Oddly enough, CG Rarities Vol. 1 doesn't delve straight into Cockeyed Ghost jams, rather Marsland's preceding endeavor, Adam Marsland's Band, who were responsible for a short run of local tapes and ep's in the early 90s.  Some of the six AMB nuggets featured are the ambitious "Here Comes Eric," the rather rockin' "A Manner of Speaking," and the slick but sublime ballad "Where's My Heart."  Even from the get-go Marsland had a deep-seated penchant for harmonies, and the hooks, while present, would be evidenced exponentially in the not-too-distant-future.

Two respectable. albeit finely polished solo recordings from 1993, "The Empty Room" and "Do Something" follow next.  After that it's an album's worth of scarce Cockeyed Ghost goodies, including some of the band's earliest studio attempts, including punky riff rocker "Cut and Run," the melancholic "Leave Her Alone" and Get Me Out of Here," a demo of Keep Yourself Amused's "Keep the Sun" and a Japanese-sung version of "Special," a tune which originally appeared on CG's 1997 album Neverest.  Faithful renditions of Badfinger's should-have-been classic ballad "Name of the Game" and the Raspberries "If You Change Your Mind" also make an appearance.  The set concludes with Adam's solo acoustic take of "Falling Down the Hill," yet another deep album track.

If you enjoy what you were hear, lay your ears on some of the proper Cockeyed Ghost albums. I'm afraid CG don't have much of a presence on Spotify, but some of his solo albums do, and there's always his homepage's store where physical CDs and such can be purchased including his latest, Bulé.

The last I heard, Adam was traipsing around some exotic outpost in the eastern hemisphere.  Perhaps you can get a feel for what he's been up to here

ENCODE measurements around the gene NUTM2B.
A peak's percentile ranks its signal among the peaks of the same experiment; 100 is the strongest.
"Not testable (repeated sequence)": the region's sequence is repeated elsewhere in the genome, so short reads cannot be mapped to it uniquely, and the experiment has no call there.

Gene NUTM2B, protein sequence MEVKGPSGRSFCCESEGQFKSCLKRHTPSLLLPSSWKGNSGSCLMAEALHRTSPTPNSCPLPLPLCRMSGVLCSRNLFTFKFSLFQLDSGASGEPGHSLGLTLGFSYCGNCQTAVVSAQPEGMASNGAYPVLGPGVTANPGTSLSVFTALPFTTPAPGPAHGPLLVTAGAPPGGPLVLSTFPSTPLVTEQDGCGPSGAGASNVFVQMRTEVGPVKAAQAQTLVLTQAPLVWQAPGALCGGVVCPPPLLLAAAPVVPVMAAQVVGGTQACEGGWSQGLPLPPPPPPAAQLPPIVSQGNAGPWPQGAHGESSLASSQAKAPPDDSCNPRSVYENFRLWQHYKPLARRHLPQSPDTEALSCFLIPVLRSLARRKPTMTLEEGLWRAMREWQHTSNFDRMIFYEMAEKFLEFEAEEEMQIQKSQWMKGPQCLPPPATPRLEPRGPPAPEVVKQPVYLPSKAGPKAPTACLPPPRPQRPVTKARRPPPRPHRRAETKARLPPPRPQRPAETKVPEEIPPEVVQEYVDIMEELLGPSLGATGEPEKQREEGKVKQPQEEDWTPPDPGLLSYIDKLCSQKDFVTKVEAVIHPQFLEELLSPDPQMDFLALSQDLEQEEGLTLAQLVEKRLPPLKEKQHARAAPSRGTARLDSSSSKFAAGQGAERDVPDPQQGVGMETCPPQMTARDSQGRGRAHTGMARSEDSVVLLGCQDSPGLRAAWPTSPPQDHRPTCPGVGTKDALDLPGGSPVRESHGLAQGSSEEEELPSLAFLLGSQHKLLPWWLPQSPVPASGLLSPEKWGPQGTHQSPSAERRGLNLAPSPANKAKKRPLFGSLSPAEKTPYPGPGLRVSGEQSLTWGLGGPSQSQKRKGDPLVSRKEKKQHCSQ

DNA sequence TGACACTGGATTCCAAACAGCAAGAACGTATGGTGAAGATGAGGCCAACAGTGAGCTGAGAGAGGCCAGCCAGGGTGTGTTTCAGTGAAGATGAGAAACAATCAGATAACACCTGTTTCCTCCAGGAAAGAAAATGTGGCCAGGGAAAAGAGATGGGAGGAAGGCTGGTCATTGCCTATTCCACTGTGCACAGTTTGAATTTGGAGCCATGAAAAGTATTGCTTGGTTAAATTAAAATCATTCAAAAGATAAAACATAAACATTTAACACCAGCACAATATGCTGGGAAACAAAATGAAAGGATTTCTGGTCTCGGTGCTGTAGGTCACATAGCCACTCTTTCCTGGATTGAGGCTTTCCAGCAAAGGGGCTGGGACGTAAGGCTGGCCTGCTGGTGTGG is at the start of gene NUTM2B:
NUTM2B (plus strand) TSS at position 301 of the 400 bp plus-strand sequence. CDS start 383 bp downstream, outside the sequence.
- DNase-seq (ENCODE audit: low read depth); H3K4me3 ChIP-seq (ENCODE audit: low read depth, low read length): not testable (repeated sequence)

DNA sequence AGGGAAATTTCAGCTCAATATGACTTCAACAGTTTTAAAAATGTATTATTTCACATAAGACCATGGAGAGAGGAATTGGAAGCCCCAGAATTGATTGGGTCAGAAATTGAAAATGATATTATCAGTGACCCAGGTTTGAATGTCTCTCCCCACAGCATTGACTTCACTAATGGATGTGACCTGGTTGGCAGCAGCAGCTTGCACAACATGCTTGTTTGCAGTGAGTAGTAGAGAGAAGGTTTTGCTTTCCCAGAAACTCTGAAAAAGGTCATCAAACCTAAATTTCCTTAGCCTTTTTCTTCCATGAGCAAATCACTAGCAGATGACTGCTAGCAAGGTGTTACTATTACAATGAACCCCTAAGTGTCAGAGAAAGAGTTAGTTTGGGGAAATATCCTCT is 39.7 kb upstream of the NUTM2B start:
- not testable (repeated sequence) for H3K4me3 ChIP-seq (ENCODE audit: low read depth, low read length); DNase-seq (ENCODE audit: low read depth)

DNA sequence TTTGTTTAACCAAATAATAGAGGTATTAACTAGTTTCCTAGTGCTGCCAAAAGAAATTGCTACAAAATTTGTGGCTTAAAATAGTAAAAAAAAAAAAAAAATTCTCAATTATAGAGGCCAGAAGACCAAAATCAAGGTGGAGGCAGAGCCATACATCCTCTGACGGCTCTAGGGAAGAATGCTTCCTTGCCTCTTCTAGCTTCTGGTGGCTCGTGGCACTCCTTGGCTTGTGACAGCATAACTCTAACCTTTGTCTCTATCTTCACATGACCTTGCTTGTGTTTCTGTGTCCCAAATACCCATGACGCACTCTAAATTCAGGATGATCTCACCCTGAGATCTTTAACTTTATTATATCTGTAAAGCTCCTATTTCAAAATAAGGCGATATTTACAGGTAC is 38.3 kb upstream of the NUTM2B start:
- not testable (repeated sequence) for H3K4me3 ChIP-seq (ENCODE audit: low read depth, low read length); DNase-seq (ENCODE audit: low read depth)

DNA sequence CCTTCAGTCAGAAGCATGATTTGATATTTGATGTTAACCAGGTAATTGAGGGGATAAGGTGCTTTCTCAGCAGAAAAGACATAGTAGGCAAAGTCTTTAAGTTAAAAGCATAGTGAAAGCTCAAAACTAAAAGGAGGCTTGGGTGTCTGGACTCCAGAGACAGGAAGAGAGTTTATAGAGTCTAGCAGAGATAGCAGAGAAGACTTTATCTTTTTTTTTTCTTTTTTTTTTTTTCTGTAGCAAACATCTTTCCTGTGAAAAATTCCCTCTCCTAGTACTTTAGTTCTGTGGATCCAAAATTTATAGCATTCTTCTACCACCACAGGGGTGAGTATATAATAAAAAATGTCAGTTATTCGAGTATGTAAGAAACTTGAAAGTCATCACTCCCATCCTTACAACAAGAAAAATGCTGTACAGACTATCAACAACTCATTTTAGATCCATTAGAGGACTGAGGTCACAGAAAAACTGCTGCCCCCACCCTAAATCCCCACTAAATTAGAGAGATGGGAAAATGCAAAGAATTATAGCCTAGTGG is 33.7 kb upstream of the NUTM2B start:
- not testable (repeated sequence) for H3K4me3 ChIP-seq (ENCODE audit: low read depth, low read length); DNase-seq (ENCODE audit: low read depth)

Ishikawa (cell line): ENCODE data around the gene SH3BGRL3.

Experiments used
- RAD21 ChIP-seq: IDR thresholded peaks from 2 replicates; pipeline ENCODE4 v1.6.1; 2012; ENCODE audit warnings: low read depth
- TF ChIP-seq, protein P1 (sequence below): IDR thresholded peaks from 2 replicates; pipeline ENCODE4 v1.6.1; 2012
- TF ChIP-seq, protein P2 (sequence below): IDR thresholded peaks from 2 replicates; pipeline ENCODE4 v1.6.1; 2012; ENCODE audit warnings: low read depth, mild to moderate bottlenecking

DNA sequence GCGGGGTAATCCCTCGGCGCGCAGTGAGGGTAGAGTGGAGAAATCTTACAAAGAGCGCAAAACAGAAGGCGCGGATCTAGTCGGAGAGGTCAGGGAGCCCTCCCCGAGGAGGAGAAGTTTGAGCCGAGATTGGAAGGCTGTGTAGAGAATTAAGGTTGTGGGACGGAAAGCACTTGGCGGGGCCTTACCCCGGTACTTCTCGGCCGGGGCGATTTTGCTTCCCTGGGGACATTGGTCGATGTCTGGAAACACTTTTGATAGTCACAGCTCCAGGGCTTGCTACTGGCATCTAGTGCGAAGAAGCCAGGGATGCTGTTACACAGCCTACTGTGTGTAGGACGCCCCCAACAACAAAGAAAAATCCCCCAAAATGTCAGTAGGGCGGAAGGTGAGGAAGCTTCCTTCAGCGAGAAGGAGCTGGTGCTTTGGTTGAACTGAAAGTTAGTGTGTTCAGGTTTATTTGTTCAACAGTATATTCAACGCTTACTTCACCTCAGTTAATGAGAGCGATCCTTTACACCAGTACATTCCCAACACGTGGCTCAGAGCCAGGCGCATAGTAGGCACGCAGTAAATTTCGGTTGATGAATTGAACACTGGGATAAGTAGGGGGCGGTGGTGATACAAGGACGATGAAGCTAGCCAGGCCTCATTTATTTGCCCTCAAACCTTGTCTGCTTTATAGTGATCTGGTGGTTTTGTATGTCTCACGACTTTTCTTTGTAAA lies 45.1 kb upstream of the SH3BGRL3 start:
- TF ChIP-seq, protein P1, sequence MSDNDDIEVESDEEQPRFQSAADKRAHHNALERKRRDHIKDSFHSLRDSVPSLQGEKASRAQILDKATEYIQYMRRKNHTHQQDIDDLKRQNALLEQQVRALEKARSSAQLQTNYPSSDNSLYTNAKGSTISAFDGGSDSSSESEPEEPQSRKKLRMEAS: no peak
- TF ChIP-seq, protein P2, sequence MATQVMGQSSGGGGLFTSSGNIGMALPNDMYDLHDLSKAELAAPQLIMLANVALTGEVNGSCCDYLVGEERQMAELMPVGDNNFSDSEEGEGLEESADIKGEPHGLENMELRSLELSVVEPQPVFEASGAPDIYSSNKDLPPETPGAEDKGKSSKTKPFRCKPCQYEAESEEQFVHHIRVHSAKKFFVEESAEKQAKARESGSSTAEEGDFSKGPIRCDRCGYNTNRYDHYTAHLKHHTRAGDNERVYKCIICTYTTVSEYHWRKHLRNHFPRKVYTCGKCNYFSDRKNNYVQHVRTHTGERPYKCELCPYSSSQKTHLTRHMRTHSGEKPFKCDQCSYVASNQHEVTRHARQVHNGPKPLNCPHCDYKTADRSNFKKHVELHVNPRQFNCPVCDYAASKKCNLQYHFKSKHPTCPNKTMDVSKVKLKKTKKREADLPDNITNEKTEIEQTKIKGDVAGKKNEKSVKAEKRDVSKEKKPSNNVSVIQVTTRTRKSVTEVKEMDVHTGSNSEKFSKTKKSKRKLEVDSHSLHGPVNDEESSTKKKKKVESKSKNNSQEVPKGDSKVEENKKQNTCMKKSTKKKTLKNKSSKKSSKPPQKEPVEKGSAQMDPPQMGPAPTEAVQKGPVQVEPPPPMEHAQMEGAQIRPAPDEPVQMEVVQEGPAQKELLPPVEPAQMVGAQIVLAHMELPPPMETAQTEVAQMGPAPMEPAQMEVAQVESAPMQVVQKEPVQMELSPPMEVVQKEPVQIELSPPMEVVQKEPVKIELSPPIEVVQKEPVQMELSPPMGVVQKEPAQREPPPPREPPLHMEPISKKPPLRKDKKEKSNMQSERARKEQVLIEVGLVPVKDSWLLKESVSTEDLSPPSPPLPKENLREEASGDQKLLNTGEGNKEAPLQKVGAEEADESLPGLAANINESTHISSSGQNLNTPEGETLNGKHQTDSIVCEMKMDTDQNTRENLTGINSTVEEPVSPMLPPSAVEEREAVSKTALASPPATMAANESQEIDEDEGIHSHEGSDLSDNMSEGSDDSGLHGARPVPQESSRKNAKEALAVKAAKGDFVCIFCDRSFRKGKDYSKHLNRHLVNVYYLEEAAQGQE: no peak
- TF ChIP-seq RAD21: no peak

Adam Marsland's Band (1991-93)
01. Here Comes Eric
02. Young + Stupid
03. Don't Laugh at How I Feel
04. Where's My Heart
05. Talking About Myself
06. A Manner of Speaking

Adam Marsland (1993)
07. The Empty Room
08. Do Something

Cockeyed Ghost (1994-98)
09. If You Change Your Mind
10. Cut and Run
11. Love, Art and War
12. Get Me Out of Here
13. La La La La La La (Manic 5-0)
14. Leave Her Alone
15. Keep the Sun
16. Name of the Game
17. Someone You Know
18. Special (Japanese)
19. Falling Down the Hill (Adam acoustic)


Thursday, March 7, 2019

Orbits - Q: What...Ans: Nothing (1981, Electric Eye)

Contrary to the album title, Boston's Orbits don't pose many a question on this album, and certainly nothing deep.  No, any such lofty ruminations weren't on their agenda by a long-shot.  Upbeat power-pop was their game, and they executed it with near rapturous enthusiasm and aplomb.  Q: What...Ans: Nothing is considerably more fun than what I usually vend you...and I make no apologies for it. It's a record that comes from a similar place as '80s Cheap Trick, The Producers, and maybe even a dash of the Bay City Rollers.  Gotta love those patented, wonky synth lines wedging their way in intermittently too.  A video exists for "Rear View Mirror," and I'd love to know if MTV aired it at some ungodly hour of the morning in their first year or so on the air.

01. Rear View Mirror
02. Brand New Beat
03. Slow Motion
04. Rockette
05. 7 Digits
06. Sensors
07. Atomic Love
08. It's a Surprise


Sunday, March 3, 2019

I come fully loaded with an option to buy...

Four eps from four disparate artists, falling between the years 1991 and 2016.  Total satisfaction absolutely guaranteed.

**Please do not reveal artists in comments!**